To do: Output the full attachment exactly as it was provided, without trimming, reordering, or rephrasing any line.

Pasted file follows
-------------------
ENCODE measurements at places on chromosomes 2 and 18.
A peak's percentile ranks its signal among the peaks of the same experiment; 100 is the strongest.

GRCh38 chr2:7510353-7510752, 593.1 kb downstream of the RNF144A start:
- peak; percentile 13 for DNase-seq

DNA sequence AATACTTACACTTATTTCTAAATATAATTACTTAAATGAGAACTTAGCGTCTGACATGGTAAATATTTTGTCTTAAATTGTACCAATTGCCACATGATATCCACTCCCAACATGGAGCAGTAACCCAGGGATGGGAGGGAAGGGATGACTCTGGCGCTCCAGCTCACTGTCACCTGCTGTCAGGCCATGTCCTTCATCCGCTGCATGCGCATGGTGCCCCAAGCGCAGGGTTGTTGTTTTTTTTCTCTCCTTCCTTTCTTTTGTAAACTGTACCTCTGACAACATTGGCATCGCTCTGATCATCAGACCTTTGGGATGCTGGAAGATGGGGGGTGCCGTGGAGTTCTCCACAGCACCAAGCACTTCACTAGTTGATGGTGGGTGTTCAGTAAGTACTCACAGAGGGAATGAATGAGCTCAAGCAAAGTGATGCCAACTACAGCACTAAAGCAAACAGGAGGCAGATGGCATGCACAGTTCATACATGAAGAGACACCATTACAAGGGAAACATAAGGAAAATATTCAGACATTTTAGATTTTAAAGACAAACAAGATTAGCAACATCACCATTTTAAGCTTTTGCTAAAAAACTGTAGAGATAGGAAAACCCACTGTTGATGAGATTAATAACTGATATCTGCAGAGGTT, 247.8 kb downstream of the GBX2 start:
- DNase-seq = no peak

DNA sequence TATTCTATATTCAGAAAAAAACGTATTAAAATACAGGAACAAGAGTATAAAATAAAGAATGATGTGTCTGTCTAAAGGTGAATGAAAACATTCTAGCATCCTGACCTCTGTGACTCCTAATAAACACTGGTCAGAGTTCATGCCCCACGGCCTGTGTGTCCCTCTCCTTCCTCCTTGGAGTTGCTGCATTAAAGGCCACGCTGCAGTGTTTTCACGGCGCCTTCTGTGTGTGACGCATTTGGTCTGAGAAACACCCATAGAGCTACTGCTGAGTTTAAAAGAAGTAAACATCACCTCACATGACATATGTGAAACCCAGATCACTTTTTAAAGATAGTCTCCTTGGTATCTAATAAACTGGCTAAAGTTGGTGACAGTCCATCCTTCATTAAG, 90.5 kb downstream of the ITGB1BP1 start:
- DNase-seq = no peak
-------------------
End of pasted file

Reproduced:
ENCODE measurements at places on chromosomes 2 and 18.
A peak's percentile ranks its signal among the peaks of the same experiment; 100 is the strongest.

GRCh38 chr2:7510353-7510752, 593.1 kb downstream of the RNF144A start:
- peak; percentile 13 for DNase-seq

DNA sequence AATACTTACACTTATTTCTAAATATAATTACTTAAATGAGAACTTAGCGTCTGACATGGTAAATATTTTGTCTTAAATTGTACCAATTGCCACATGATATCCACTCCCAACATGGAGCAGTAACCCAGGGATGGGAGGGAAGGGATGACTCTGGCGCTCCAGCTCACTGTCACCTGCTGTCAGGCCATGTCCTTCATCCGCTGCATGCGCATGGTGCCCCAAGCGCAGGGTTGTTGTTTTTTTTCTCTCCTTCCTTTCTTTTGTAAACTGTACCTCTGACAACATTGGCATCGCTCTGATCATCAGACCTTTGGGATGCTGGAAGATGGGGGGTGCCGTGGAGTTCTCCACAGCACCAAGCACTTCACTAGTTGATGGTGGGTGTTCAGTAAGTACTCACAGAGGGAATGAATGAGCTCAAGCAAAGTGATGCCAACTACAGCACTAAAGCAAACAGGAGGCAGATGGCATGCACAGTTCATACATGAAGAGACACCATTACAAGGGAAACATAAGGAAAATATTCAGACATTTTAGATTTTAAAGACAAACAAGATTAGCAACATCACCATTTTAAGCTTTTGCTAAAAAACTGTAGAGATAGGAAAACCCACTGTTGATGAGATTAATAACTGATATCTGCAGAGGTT, 247.8 kb downstream of the GBX2 start:
- DNase-seq = no peak

DNA sequence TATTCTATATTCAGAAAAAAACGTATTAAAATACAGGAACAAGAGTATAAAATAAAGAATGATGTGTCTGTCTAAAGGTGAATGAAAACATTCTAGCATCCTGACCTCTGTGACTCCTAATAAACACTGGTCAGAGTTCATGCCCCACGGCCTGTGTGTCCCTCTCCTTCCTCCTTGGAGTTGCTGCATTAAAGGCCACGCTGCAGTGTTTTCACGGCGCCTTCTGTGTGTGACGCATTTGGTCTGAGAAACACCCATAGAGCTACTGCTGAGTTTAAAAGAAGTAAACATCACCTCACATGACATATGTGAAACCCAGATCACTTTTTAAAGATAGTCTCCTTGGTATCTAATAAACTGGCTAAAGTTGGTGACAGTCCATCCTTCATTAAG, 90.5 kb downstream of the ITGB1BP1 start:
- DNase-seq = no peak